An estate is equal to all property and money owned and controlled by an individual. An estate can be owned by a single individual in his or her name, held in a partnership, a joint agreement, or in a trust. However, in addition to everything owned, an estate also carries the responsibility of debt, or what the person, partnership, or agreement owes. Most estates use a tax ID number to track these tax obligations. In the case of death, the tax ID number for estate of deceased will need to be replaced only if you represent an estate that operates a business after the owner’s death.
When someone dies, their property and assets become their estate. Income generated by the estate (dividends or stocks and bonds, for example) is subject to taxes. The Internal Revenue Service (IRS) requires estates to have a tax ID number, more commonly referred to as an Employer Identification Number (EIN) because the owner of the estate and the estate itself are recognized separately after death.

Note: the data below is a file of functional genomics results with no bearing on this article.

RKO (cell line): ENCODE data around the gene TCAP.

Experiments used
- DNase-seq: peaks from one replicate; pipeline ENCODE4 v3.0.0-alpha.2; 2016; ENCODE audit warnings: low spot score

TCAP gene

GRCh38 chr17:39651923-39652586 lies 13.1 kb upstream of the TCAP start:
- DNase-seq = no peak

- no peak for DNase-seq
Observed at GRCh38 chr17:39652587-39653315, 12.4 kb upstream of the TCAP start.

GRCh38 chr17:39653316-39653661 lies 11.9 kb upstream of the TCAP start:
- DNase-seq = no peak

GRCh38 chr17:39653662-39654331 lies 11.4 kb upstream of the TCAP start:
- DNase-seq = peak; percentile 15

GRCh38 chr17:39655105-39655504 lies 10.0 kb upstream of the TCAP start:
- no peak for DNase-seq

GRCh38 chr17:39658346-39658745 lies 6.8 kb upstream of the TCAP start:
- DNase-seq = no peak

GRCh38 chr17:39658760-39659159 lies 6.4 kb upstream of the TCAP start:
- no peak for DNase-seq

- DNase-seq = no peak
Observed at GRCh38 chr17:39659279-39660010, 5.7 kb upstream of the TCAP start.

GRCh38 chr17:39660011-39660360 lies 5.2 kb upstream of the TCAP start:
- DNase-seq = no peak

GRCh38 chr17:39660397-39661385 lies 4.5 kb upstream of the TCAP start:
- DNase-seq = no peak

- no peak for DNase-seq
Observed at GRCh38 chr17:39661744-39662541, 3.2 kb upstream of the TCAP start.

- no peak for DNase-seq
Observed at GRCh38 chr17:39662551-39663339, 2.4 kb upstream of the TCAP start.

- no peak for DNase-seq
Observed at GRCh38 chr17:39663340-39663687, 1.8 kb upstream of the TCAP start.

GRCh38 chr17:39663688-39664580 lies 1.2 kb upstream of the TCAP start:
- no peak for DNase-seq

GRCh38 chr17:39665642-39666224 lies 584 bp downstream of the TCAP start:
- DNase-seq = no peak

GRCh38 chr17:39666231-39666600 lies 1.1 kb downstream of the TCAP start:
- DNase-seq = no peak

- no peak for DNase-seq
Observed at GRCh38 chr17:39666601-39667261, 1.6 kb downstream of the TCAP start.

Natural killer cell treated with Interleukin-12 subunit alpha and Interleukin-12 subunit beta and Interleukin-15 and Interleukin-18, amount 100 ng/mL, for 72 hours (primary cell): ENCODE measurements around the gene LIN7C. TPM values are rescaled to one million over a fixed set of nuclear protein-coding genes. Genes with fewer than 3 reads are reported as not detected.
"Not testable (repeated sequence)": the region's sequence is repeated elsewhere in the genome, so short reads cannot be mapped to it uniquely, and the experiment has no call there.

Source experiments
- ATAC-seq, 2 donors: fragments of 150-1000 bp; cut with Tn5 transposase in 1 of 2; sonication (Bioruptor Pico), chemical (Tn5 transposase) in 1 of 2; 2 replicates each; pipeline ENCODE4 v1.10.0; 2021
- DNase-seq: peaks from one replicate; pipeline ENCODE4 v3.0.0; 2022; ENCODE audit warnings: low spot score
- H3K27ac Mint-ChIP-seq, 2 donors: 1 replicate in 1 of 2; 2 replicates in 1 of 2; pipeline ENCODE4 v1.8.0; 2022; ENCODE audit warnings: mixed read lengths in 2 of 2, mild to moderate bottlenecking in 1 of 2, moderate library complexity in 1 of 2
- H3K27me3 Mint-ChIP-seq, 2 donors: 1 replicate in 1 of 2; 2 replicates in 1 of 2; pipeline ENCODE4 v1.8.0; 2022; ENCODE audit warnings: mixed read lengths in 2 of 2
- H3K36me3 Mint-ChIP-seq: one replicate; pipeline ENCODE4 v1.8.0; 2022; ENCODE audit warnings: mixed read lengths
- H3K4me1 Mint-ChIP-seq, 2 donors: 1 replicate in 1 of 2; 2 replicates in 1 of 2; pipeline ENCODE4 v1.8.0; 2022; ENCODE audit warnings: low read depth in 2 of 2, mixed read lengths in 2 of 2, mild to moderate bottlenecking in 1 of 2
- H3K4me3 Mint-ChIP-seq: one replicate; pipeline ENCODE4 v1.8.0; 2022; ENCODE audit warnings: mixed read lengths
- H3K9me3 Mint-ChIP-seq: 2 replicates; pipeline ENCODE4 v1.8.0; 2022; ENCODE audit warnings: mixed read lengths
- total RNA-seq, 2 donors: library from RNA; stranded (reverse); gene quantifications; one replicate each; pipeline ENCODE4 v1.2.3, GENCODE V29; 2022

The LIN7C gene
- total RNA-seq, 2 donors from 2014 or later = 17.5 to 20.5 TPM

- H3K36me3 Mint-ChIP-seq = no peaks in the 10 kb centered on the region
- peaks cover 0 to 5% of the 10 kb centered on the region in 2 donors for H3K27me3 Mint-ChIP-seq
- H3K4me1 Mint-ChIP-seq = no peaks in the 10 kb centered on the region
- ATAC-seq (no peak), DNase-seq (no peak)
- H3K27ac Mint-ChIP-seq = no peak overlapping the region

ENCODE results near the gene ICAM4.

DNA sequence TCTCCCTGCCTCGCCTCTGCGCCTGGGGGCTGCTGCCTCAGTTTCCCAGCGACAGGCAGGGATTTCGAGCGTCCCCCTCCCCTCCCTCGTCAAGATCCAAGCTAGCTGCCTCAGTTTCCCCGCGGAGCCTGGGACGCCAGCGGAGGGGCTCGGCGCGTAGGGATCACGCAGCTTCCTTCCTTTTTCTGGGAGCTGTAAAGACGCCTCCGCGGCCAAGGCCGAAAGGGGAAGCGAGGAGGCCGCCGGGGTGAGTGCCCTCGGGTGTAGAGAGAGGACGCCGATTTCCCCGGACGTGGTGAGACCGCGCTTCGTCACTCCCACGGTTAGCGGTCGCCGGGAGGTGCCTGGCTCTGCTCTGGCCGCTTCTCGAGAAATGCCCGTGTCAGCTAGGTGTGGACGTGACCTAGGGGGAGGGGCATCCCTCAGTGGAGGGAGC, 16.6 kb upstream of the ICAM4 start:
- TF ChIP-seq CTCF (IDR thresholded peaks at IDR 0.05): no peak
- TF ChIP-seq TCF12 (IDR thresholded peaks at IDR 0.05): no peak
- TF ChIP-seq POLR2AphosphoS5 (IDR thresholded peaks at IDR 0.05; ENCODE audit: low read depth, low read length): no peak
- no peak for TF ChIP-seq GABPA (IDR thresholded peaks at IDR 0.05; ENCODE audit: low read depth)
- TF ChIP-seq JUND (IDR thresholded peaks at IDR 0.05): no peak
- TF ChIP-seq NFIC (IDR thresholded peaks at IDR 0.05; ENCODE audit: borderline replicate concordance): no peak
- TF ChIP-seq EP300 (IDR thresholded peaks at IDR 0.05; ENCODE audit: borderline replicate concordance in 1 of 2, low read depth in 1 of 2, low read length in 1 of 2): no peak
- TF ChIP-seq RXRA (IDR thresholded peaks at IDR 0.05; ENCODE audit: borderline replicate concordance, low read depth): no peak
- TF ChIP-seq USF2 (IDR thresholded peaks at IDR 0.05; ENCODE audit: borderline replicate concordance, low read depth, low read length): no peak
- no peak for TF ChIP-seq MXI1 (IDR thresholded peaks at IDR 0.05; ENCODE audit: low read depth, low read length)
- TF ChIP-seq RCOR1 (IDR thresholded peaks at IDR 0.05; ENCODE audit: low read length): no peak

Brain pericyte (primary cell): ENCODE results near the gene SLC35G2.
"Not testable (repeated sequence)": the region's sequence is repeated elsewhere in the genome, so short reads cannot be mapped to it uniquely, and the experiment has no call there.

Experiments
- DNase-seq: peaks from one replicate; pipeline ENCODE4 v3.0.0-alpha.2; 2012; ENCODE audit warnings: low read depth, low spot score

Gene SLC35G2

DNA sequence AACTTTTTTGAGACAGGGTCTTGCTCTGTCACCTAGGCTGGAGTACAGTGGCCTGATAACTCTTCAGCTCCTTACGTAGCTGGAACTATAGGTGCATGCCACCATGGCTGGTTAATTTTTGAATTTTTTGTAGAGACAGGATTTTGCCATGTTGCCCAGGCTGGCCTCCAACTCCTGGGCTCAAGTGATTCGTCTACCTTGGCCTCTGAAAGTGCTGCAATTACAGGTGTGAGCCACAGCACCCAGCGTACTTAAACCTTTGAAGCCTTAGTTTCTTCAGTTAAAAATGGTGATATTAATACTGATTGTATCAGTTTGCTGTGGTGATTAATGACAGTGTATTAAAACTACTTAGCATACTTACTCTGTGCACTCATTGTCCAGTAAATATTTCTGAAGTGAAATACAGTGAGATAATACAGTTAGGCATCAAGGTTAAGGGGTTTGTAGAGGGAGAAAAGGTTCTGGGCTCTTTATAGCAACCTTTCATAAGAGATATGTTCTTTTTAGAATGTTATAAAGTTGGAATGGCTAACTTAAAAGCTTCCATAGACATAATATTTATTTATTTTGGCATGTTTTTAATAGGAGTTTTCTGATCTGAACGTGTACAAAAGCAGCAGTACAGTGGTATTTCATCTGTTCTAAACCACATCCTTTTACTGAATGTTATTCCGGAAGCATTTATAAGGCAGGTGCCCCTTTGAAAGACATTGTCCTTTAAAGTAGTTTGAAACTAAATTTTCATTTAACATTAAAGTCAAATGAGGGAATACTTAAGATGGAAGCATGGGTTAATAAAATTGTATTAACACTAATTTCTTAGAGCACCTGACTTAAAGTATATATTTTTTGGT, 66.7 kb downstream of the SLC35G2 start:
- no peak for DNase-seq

The individual has a Social Security Number; therefore, the estate must have its own identification.
The easiest and fastest way to obtain an estate tax ID is to apply online. Online applications are processed within 24 hours and delivered right to your inbox. You can also apply via phone or mail, but these methods can take up to two weeks to be completed.
An estate tax ID will stay with the estate in perpetuity and will not need to be replaced unless one of the following circumstances arise:
In these two instances you will need to get a new EIN number for the estate.